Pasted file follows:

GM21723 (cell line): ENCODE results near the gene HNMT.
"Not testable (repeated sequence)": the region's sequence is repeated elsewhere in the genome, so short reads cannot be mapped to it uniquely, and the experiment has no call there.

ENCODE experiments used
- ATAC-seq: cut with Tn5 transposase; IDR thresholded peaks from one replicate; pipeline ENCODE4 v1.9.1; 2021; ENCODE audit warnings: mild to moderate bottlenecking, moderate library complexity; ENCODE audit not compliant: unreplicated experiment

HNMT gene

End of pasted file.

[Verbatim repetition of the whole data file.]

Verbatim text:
GM21723 (cell line): ENCODE results near the gene HNMT.
"Not testable (repeated sequence)": the region's sequence is repeated elsewhere in the genome, so short reads cannot be mapped to it uniquely, and the experiment has no call there.

ENCODE experiments used
- ATAC-seq: cut with Tn5 transposase; IDR thresholded peaks from one replicate; pipeline ENCODE4 v1.9.1; 2021; ENCODE audit warnings: mild to moderate bottlenecking, moderate library complexity; ENCODE audit not compliant: unreplicated experiment

HNMT gene